An afternoon in spring, Easter Sunday, 1933. Behind the reception desk of a small hotel in Warsaw stands Magdalena Gross. Gross is a sculptor, and her modest family hotel serves as a meeting place for writers and intellectuals. In the hotel lobby sits a Jewish girl of about twelve, a native of Lodz. Her parents have sent her to Warsaw for a school holiday. A small man, thin and pale, enters the hotel, carrying a suitcase. He is a bit stooped, and to the girl—her name is Jakarda Goldblum—he seems frightened. Gross asks him who he is. “Schulz,” he says, adding, “I am a teacher, I wrote a book and I—”
She interrupts him. “Where did you come from?”
“And how did you get here?”
“By train, by way of Gdanski Bridge.”
The woman teases him. “Tanz? You are a dancer?”
“What? No, not at all.” He flinches, worries the hem of his jacket. She laughs merrily, spouting wisecracks, winking past him at the girl.
“And what exactly are you doing here?” she asks finally, and he whispers, “I am a high-school teacher. I wrote a book. Some stories. I have come to Warsaw for one night, to give it to Madame Nalkowska.” Magdalena Gross snickers, looks him up and down. Zofia Nalkowska is a renowned Polish author and playwright. She is also affiliated with the prestigious publishing house Rój. With a little smile, Gross asks, “And how will your book get to Madame Nalkowska?”
The man stammers, averts his eyes, yet he speaks insistently: Someone has told him that Madame Gross knows Madame Nalkowska. If she would be so kind—
And when he says this Magdalena Gross stops teasing him. Perhaps—the girl guesses—this is because he looks so scared. Or perhaps it’s his almost desperate stubbornness. Gross goes to the telephone. She speaks with Zofia Nalkowska and tells her about the man. “If I have to read the manuscript of every oddball who comes to Warsaw with a book,” Nalkowska says, “I’ll have no time for my own writing.”
Magdalena Gross asks that she take one quick look at the book. She whispers into the phone, “Do me a favor. Just look at the first page. If you don’t like it, tell him and erase the doubt from his heart.”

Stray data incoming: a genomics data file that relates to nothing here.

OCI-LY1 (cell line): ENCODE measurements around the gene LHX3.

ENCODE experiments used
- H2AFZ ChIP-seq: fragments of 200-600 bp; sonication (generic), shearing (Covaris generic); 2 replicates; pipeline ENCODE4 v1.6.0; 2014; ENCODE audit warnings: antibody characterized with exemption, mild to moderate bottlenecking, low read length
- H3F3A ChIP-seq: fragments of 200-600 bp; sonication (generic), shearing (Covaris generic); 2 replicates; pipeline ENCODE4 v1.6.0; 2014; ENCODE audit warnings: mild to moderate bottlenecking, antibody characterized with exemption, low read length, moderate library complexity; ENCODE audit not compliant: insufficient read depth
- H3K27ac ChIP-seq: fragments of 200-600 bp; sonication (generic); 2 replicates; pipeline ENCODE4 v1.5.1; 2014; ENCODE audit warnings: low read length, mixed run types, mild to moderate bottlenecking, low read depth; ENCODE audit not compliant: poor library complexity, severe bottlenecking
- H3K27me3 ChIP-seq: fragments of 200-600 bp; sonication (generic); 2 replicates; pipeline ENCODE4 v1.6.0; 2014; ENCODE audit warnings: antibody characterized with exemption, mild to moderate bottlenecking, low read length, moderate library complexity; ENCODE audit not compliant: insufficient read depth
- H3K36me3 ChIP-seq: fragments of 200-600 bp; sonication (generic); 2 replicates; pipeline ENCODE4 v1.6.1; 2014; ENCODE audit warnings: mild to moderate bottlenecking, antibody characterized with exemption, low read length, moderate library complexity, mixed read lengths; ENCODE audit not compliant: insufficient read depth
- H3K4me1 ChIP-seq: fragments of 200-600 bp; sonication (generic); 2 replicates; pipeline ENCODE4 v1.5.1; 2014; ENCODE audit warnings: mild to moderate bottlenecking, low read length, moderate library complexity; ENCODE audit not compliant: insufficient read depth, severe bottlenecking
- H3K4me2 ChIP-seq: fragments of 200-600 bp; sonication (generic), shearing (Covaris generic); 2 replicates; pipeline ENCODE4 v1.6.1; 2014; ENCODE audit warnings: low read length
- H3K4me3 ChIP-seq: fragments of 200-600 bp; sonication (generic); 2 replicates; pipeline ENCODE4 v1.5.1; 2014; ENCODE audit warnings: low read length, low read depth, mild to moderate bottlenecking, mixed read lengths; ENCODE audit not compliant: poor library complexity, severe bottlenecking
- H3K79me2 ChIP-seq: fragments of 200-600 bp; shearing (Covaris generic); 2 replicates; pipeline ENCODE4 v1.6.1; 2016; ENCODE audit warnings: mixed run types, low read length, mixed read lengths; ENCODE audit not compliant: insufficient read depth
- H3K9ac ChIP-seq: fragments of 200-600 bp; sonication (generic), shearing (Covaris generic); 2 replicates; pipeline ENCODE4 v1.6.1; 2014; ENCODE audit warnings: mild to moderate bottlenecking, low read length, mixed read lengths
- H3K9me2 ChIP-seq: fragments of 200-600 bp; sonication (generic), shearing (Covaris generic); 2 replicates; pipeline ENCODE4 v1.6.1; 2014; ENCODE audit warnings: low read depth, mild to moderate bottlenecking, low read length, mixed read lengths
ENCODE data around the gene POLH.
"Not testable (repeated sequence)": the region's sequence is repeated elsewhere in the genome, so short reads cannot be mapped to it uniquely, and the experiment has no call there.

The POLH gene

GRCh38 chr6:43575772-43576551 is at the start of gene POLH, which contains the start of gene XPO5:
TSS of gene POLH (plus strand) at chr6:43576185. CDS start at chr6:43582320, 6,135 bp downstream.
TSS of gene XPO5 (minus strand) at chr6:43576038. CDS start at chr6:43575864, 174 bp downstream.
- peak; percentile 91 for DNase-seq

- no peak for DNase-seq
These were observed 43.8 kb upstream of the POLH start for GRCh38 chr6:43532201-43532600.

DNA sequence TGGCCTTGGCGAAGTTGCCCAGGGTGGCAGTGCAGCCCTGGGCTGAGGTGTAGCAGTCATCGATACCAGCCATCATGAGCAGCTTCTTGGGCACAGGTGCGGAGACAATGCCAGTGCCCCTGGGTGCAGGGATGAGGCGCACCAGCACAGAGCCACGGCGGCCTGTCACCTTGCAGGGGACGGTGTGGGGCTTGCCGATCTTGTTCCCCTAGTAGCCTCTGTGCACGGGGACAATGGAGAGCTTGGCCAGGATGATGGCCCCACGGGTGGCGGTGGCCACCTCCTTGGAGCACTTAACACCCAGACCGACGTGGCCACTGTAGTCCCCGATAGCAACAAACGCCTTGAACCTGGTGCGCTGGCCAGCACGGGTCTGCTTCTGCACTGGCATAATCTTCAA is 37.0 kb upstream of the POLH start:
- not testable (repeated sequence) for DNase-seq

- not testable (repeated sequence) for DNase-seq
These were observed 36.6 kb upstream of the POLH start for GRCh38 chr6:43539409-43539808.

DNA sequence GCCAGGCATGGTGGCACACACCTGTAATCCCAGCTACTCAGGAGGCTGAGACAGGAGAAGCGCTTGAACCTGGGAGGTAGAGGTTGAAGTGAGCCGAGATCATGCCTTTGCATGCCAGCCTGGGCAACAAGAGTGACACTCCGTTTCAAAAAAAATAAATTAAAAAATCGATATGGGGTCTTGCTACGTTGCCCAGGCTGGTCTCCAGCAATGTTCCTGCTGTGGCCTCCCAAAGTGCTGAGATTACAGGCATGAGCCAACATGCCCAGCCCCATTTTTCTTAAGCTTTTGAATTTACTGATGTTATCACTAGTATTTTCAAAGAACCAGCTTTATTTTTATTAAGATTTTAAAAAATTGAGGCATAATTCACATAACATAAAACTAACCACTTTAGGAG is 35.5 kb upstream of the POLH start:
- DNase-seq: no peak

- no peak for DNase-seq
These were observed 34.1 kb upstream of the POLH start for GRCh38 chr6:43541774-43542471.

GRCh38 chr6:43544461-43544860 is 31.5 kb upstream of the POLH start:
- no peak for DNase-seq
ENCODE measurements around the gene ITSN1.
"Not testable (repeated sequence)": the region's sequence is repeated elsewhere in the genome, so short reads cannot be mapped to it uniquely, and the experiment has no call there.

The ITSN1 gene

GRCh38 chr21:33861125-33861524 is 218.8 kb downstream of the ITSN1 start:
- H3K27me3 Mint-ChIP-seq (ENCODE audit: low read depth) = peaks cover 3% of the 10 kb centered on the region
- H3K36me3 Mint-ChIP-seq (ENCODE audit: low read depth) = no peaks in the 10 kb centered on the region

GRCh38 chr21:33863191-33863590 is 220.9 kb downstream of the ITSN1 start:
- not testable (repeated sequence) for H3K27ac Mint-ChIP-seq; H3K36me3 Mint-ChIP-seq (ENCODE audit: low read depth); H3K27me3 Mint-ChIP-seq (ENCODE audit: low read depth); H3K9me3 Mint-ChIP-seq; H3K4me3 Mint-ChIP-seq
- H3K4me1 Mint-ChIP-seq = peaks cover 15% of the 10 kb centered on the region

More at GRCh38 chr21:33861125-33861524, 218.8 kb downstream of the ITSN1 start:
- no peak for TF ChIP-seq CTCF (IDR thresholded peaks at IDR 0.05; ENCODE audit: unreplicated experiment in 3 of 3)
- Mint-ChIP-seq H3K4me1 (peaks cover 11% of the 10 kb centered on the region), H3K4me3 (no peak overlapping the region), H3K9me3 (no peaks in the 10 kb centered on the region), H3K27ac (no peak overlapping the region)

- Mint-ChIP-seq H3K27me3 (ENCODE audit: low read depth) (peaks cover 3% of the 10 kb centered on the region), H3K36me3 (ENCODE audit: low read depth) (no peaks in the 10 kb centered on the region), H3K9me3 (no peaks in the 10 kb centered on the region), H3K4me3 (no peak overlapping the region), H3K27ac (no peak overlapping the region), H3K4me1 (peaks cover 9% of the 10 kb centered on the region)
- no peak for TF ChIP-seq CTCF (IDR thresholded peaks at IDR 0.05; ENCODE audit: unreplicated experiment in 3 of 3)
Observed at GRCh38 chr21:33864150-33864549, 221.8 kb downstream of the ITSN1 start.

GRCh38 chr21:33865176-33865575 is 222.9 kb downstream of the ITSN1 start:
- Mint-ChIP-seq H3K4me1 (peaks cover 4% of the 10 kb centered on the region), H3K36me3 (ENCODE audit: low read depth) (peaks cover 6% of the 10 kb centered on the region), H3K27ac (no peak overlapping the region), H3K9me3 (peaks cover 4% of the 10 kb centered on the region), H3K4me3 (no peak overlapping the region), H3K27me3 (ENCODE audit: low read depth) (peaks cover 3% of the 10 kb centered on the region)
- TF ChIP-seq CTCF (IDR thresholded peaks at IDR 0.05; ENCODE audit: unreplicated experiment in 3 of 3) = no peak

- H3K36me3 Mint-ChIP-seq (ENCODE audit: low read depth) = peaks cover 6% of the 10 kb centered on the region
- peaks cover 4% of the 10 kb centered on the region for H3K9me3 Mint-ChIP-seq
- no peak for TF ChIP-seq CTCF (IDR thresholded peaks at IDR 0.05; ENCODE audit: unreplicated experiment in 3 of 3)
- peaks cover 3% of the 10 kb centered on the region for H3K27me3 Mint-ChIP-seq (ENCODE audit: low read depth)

Zofia Nalkowska agrees reluctantly. Magdalena Gross hangs up the phone. “Take a taxi. In half an hour, Madame Nalkowska will see you, for ten minutes.”
Schulz hurries out. An hour later, he returns. Without the manuscript. “What did she say?” Magdalena Gross asks.
He says, “Madame Nalkowska asked me to read the first page to her out loud. She listened. Suddenly she stopped me. She asked that I leave her alone with the pages, and that I return here, to the hotel. She said she would be in touch soon.”
Magdalena Gross brings him tea, but he can’t drink it. They wait in silence. The air in the room grows serious and stifling. The man paces the lobby nervously, back and forth. The girl follows him with her eyes. Years later, after she has grown up, she will leave Poland, go to live in Argentina, and take the name Alicia. She will become a painter there and marry a sculptor, Silvio Giangrande. She will tell this story to a newspaper reporter during a visit to Jerusalem, nearly sixty years after the fact.
The three wait. Every ring of the telephone startles them. Finally, as evening draws near, Zofia Nalkowska calls. She has read only thirty pages, there are things that she is certain she has not understood, but it seems to be a discovery—perhaps the most important discovery in Polish literature in recent years. She herself wishes to have the honor of taking this manuscript to the publisher. The girl looks at the man: he seems about to faint. A chair is brought to him. He sits down and holds his face in his hands.
Of the many stories, legends, and anecdotes about Bruno Schulz that I have heard over the years, this one especially moves me. Perhaps because of the humble setting of this dazzling début, or perhaps because it was recounted from the innocent vantage of a young girl, sitting in the corner of the lobby, watching a man who seemed to her as fragile as a child.
And another story I heard: Once, when Schulz was a boy, on a melancholy evening his mother, Henrietta, walked into his room and found him feeding grains of sugar to the last houseflies to have survived the cold autumn.
Bruno Schulz, a Polish Jewish writer, was born in 1892 in the town of Drohobycz, in Galicia, which was then within the Austro-Hungarian Empire and today is in Ukraine. His oeuvre is small: only two collections of stories survive, and a few dozen essays, articles, and reviews, along with paintings and drawings. But these pieces contain an entire world. His two books—“Cinnamon Shops” (1934; the English translation is titled “The Street of Crocodiles”) and “The Sanatorium Under the Sign of the Hourglass” (1937)—create a fantastic universe, a private mythology of one family, and are written in a language that brims with life, a language that is itself the main character of the stories and is the only dimension in which they could possibly exist. Schulz also worked on a novel called “The Messiah,” which was lost during the war. No one knows what was in it. I once met a man to whom Schulz had shown the opening lines. What he read was a description of morning rising over a city. Light growing stronger. Towers and steeples. More than that, he did not see.
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